The Albigensian Motif of the Celestial Double in The Rose And The Cross by Aleksandr Blok

Yevgeny A. Slivkin, Defense Language Institute

Research on Blok’s dramaturgy has long since veered away from the realistic interpretation of the drama The Rose and the Cross (1913) promoted by the author himself and supported by such renowned scholars as P. Medved'ev (“In the Writer’s Laboratory”, 1928), V. Zhirmunsky (“Aleksandr Blok’s drama The Rose and the Cross”, 1964) and P. Gromov (“From the History of the Creation of The Rose and the Cross”, 1961). However, as T. Westphalen writes, “The question of Albigensianism as an ideology has received only scant attention in the scholarship of the play.”

In this paper I begin by opposing the notion, still persistent in works on The Rose and the Cross, that the historical-psychological atmosphere in the play should be viewed as authentic. In a 1931 article, the Russian emigre scholar of medieval literature D. Shelud'ko first enumerated some of the historical incongruities in the play. This article was discarded from Blok scholarship due to Zhirmunsky’s and Gromov’s severe (and not entirely unreasonable) criticism; as a result, some of Shelud'ko’s interesting remarks about Blok as a student of the Middle Ages slipped from the attention of subsequent researchers. By continuing Shelud'ko’s observations, I demonstrate that not only are almost all the facts and names mentioned in The Rose and the Cross historically inconsistent with the actual chronology of events, but that even such a character as Count Archimbaut, extracted by Blok from the Provençal chivalric novel Flamenka, the main literary source of his play, could not possibly have existed in the historical period in which the poet sets his drama.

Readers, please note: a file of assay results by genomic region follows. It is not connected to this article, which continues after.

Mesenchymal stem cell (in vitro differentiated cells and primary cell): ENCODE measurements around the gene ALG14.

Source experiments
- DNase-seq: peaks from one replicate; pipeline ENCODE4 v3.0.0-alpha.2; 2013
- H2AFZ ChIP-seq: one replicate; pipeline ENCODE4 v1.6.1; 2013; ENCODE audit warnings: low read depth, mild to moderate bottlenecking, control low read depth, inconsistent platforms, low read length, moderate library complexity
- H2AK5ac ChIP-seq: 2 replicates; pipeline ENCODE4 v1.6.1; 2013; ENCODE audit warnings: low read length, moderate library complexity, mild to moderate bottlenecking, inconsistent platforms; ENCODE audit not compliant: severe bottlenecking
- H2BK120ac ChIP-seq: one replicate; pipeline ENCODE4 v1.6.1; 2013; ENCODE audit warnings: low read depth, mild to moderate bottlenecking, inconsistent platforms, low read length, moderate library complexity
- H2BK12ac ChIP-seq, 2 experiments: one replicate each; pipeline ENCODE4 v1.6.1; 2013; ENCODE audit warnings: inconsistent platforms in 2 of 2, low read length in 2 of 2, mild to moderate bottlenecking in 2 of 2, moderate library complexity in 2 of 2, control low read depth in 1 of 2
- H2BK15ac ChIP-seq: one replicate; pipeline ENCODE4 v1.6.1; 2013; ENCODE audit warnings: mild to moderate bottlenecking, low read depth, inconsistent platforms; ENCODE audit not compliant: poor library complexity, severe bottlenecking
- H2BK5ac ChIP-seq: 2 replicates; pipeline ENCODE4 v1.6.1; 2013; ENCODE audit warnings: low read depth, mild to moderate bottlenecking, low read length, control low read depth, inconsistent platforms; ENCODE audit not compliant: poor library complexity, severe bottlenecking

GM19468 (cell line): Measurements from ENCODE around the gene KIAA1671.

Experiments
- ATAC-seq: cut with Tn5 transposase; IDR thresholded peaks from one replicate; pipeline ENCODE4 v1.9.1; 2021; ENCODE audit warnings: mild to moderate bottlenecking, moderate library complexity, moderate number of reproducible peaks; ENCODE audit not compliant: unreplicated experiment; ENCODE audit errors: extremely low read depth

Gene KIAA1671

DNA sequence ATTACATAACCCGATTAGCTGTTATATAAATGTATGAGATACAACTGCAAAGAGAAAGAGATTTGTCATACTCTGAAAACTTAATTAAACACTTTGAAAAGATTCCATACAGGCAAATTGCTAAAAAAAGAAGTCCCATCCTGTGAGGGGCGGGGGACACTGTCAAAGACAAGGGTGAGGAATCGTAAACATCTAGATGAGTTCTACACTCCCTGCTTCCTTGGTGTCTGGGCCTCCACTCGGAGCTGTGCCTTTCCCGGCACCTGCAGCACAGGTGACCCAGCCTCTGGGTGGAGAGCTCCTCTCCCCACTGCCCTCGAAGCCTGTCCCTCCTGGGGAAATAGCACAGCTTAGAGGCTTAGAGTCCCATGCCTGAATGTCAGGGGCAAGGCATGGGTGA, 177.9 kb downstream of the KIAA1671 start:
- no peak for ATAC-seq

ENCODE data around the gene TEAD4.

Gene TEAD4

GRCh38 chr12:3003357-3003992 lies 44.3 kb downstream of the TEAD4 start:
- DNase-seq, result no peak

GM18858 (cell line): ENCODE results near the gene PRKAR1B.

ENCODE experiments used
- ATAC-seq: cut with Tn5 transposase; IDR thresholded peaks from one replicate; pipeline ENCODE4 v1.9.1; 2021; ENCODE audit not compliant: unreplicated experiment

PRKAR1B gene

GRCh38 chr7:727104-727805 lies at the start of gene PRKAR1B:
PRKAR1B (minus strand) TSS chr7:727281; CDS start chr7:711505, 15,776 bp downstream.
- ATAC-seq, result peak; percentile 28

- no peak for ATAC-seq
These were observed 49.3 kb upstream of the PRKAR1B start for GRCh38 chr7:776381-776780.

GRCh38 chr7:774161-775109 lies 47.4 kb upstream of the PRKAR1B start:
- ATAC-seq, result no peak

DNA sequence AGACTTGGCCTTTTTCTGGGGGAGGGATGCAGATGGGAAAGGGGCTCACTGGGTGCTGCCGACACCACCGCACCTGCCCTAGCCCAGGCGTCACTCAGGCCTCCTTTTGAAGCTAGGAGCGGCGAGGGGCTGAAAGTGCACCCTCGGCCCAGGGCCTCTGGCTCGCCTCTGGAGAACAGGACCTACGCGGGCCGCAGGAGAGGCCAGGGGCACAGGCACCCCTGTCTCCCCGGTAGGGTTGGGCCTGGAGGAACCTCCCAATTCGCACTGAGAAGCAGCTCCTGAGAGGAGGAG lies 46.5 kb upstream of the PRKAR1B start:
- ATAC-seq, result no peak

Further, I argue that the only aspect of the epoch of the Albigensian Crusade in which Blok was genuinely interested is the gnostic doctrine of the Cathars (Albigensians). In this regard, I attempt to demonstrate the significance of Blok’s remark, “The Rose and the Cross is not a historical drama.” According to my interpretation, this statement does not mean that Blok has simply draped a modern psychological drama in the external trappings of another era. Rather, through his exploration of the Cathars’ crucial mystical creed, Blok extends this belief system to become universally applicable, not tied to the particular historical period in which it originated.

Scholars who mention Catharism in connection with Blok’s drama treat it as one ideological component of the play which could be used to explain the bodily and spiritual “rectangularness” (kvadratnost') of the count’s castle dwellers (O. Liubimova), the spectral quality of Gaetan (I. Prikhod'ko), or Bertran’s consolation in death (C. Westphalen, L. Lewitter). A somewhat superficial familiarity with the Cathars’ religious doctrine causes these scholars to overlook in the motif of metaphoric doubles in the play (Bertran and Gaetan) a reflection of the central belief of Catharism: the myth of “an angelic body in Heaven” which every human being on earth possesses. J. Markale, a researcher of Catharsism, explains this concept, “The angelic soul, which is definitely a prisoner of the human body, has left its angelic body in Heaven. The angelic being that has become human is thus torn, separated. [. . . ] But the same radical Cathars imagined a third component. [. . .] There is, they maintained, a link between the body and soul of the separated angel: the spirit, which floats between Heaven and Earth, searching for the soul it recognized as its double.” In Blok’s play, as I show, the relations between Bertran, Izora and Gaetan is built in accordance with this model.

I conclude that the motif of “metaphoric doubles”, which runs through the whole trilogy of lyrical dramas written by Blok, finds its highest artistic expression in The Rose and the Cross due to the Catharistic overtone of this play. Blok’s fixation on this motif prompts him to use historical facts and realities of the epoch of the Albigensian Crusade in order to designate the conditional material world around the spiritual process of the human becoming Cathar (meaning “perfect”). Through the Cathars’ belief in “an angelic body in Heaven”, I define the place of The Rose and the Cross in Blok’s dramaturgy and the play’s connections with the poet’s other lyrical dramas in a new way.